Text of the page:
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Nonprofits say they’re still hurting

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Antony Bugg-Levine

Antony Bugg-Levine

Nonprofits are adapting their operations and finances to the tough economy but many continue to see rising demand for services and a threat to their ability to serve clients, a new survey says.

Among 4,607 nonprofits responding to a survey by the Nonprofit Finance Fund, 85 percent experienced an increase in demand for services in 2011, compared to 77 percent in 2010, 71 percent in 2009, and 73 percent in 2008 that reported greater demand in previous surveys.

The 2012 State of the Sector survey from Nonprofit Finance Fund also found that 88 percent of respondents expect an increase in demand for services in 2012, while 57 percent have three months or less cash on hand, and 87 percent said their financial outlook would not improve in 2012.

“Nonprofits are adapting to continued economic pressure in all sorts of creative and substantive ways, but for many, these are stopgap measures that won’t make up for the bigger forces at play – decreasing government support, the unwillingness of some private foundations to evolve funding practices, and a lack of necessary support from some boards,” Antony Bugg-Levine, CEO of Nonprofit Finance. “We must rethink the way we fund solutions to our most pressing social problems.”

Among human-service organizations, which represent 38 percent of nonprofits responding to the survey, 58 percent were not able to meet demand in 2011, while 60 percent said they will not be able to meet demand in 2012.

Among those same human-service agencies, 56 percent received federal or state funding or contracts, 69 percent received state or local funding, 52 percent received late payments from the federal government, 62 percent received late payments from state or local government, and 65 percent or more that received late government payments used reserves to cover the gap.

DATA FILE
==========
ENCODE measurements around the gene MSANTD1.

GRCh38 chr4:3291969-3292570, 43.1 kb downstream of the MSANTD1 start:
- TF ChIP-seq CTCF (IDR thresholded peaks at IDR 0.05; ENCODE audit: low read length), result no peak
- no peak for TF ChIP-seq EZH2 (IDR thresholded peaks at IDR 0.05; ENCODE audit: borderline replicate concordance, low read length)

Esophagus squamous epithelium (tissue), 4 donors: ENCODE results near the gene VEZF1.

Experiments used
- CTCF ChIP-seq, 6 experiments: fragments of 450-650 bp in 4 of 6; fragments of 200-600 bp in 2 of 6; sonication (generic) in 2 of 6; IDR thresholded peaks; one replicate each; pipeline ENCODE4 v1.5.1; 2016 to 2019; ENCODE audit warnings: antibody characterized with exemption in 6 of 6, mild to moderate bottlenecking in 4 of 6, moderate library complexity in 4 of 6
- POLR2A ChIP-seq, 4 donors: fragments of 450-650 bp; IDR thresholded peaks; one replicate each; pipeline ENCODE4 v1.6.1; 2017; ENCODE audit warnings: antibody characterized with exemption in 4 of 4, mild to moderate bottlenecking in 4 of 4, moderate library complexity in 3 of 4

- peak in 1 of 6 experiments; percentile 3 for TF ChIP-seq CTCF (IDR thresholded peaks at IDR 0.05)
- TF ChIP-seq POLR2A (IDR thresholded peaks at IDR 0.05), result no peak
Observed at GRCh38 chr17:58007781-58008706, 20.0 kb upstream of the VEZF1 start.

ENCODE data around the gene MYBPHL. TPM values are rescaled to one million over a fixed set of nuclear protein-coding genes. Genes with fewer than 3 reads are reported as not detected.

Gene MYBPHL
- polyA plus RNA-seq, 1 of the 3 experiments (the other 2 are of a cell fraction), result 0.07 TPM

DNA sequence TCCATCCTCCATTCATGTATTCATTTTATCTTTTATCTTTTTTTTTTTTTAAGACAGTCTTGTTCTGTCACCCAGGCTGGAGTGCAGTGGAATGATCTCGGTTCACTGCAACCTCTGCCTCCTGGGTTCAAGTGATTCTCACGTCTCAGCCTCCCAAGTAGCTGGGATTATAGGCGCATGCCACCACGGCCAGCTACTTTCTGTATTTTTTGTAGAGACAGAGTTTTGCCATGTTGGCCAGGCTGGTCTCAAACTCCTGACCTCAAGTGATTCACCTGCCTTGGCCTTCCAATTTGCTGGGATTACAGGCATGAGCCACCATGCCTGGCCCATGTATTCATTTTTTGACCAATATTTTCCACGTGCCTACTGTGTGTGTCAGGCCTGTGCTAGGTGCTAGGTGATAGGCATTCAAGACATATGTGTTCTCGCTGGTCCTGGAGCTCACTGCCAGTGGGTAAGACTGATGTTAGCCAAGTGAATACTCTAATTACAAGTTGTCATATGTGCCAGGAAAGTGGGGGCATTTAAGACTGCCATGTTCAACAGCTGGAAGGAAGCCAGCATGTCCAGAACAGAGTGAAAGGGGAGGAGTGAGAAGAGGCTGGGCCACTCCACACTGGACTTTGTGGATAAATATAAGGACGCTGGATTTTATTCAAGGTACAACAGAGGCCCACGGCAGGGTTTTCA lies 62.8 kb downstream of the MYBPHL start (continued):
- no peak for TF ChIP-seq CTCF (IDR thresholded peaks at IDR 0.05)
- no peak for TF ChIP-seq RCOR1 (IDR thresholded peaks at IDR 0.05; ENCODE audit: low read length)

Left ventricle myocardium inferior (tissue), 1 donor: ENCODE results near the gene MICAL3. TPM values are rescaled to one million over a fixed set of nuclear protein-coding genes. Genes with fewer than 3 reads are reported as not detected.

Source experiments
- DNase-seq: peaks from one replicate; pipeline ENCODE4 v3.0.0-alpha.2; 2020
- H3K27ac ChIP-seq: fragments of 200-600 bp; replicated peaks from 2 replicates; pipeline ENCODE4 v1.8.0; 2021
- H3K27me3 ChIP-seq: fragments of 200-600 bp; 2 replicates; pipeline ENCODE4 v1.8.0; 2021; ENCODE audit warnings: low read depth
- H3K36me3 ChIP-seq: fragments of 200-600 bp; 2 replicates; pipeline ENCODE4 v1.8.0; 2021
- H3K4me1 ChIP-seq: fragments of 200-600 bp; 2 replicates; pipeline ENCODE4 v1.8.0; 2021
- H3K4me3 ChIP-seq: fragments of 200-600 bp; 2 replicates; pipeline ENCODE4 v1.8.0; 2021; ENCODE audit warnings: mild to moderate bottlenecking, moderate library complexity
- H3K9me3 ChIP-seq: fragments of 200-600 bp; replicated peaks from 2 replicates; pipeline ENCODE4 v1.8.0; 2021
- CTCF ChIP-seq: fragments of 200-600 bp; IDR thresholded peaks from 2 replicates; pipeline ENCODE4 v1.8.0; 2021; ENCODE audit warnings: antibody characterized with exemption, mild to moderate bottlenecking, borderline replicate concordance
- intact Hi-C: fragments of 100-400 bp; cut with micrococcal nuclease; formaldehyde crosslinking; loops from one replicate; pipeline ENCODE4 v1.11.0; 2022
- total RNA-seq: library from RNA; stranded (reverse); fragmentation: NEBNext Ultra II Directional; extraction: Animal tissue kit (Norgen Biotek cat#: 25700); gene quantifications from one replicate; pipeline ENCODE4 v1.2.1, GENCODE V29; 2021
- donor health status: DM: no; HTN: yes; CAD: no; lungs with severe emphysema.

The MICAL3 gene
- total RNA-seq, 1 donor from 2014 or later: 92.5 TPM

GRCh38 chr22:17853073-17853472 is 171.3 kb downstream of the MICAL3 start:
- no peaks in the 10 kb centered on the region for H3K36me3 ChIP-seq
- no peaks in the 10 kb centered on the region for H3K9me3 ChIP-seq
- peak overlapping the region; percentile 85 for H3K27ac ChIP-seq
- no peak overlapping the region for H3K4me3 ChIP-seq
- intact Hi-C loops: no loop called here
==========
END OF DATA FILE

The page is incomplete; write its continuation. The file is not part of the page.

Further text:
Reflecting efforts to adapt to the unsettled economy, 55 percent of respondents added or expanded programs or services; and 52 percent increased the number of people served; 50 percent hired for new positions.

And while 23 percent cut staff in 2011, only 10 percent expect to cut staff in 2012.

The survey showed challenges in communication among funders, boards and nonprofits.

Only one in five nonprofits say they are comfortable talking with funders about cash-flow concerns, for example, and only 6 percent are comfortable talking with funders about debt.

And 73 percent say their boards do not do enough to “leverage” their relationships to support fundraising, while 38 percent say their boards are not able to sufficiently understand and communicate what drives their organizational expenses.

“Year after year, our survey finds nonprofits, and many of the people they serve, in dire straits,” Bugg-Levine says. “Many people believe the crisis is over, but our social safety net is still in peril. Nonprofits dipped into reserves last year to tide themselves over but expect 2012 to be even worse. Government, funders, boards and nonprofits need to work more collaboratively to ensure that crucial services can be delivered and secure a true economic recovery.”

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